Moving into senior housing can feel like an intimidating step. If you’ve been caring for your loved one within their own home for a while, this can be an experience that is emotional and frightening for both of you. While it may not be possible to completely avoid the fear and anxious thoughts this transition will cause, there are steps you can take to ease the shock of the transition. In this article, we’ll explore the steps you and your loved one should prepare to take when transitioning them into senior housing.
Getting Prepared: Before the Move
Once you’ve decided to move your loved one into senior housing, you will want to make the transition as seamless as possible. Here are some ideas on steps to take before the move.
Fully Vet the Community
We have an article on how to find suitable residential care for your loved one, so we’ll keep this point brief. It’s important that you find a community that is trustworthy, comfortable, and welcoming to you and your loved one. Once you’ve selected a community, the people you first meet will become friends and important contacts, so ensure the fit feels right first. A proper fit will save a lot of stress and time in the long run.
Pack with Intention
If you have the luxury of time, you and your loved one should take full advantage and pack with care. Create lists: essentials, nice-to-haves, and non-essentials - and start categorizing and organizing. Essentials should include things like toiletries and furniture as well as anything comforting and sentimental.
Tie Up Loose Ends
Whenever someone moves it’s important to have a plan for winding down the old home. Prepare dates for utility shutoffs, any period of vacancy the home will experience, or any cleaning the home will need before your loved one leaves.
Adjusting: During and After the Move
This move is likely to be one of the most emotionally challenging experiences of your loved one’s aging process. Here are some steps for the adjustment process.
Set the Apartment Up for Your Loved One Ahead of Time
If at all possible, try to move everything into the facility before your loved one gets there. By taking the time to arrange furniture, decorate, and make the space feel familiar, your loved one will walk into a home that feels inviting. You can stock the fridge, arrange flowers, fill a fruit bowl, or decorate with plants so the space feels special and personal from the start.
Be Mindful of Any Existing Routines
If your loved one has been using the same mug for his/her coffee each morning or always sleeps on a certain side of the bed, set the home up in a way that honors that. These small details can help the transition to go over smoother.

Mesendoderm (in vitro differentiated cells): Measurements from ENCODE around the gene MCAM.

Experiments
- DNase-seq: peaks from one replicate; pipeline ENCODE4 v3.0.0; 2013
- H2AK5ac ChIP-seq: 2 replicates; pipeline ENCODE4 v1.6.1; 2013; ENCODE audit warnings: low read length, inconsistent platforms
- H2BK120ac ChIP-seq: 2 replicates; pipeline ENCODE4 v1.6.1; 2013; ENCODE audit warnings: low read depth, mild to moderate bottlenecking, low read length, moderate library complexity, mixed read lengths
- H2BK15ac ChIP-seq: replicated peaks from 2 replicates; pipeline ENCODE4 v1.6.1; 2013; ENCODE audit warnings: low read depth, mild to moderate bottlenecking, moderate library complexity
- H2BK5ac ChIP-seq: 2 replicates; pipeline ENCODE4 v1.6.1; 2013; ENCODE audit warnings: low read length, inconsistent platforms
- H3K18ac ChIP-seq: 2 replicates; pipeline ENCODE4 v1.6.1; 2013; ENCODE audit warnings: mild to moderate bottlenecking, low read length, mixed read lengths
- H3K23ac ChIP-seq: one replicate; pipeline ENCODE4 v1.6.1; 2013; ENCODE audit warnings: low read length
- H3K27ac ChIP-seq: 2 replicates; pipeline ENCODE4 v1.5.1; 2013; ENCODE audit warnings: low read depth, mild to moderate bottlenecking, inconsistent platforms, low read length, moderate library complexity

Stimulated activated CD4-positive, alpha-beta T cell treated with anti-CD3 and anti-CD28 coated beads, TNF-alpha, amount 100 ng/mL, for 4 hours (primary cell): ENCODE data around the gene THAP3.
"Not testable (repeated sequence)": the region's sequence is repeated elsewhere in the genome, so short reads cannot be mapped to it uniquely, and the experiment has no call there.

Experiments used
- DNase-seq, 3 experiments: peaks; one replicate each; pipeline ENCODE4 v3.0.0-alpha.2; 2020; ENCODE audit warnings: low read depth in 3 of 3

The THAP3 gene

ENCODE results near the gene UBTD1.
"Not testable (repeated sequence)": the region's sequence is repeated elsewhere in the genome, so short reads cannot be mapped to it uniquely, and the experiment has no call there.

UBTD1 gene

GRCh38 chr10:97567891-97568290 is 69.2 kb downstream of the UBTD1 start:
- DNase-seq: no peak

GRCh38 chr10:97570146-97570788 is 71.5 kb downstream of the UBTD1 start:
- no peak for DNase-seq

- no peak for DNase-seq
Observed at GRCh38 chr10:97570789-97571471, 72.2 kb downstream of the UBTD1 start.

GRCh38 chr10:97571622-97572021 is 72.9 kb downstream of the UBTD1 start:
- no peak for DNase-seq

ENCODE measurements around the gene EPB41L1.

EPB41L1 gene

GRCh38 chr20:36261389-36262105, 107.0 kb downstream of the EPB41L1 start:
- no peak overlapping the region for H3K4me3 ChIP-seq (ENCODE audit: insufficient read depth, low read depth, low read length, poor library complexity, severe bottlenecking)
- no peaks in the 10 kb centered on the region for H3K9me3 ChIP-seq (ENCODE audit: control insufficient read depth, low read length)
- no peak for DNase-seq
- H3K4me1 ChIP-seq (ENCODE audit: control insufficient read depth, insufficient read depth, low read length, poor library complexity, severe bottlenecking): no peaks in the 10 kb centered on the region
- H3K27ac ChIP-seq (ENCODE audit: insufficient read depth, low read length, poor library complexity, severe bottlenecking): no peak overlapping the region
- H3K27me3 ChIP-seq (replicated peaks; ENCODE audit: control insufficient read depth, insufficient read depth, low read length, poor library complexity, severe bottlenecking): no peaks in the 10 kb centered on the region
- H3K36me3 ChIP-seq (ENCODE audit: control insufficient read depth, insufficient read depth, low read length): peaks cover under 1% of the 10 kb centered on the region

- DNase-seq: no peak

Prepare the Staff
Put together cheat sheets that help the staff get to know your loved one and become familiar with their routines. If he or she dislikes certain foods, refuses to take medications, or isn’t a morning person, for example, these details can be put into an information packet that the staff will gladly keep in consideration. It’s also in their interest to make this process smooth, so don’t hesitate to help where you can. We have more ideas for staff information in the “Help the Staff Get to Know Your Relative” section of this linked article.
Give Patience and Time
No matter how well you and your loved one prepare for the transition, it may still take an emotional toll on both of you. Allow yourself and your loved one to take the time, space, and patience that this transition needs. One of the best ways to do this is to talk through the experience whether it’s with trusted loved ones, mentors, friends, or a professional.
Ask for Help
Talk to the staff, ask questions, get help and feedback. Talk to a therapist or psychiatrist to work through the emotions you’re experiencing (guilt is a common emotion for caregivers in this transition, for example). There is no shame in asking for help, that’s what they’re there for.
The transition to senior housing, while potentially painful, is for many families the kindest and most loving choice you can make for both your loved one and yourself. As the care needs extend beyond what is safe or responsible for you to manage, it’s perfectly healthy to look for professional help.
If you provide regular care to your loved one, we at CRC Orange County are here for you. We invite you to check out our library of information for family caregivers by clicking here for further reading and resources. You are also welcome to give us a call at 800-543-8312 to find out more about how we can support you in your caregiving journey.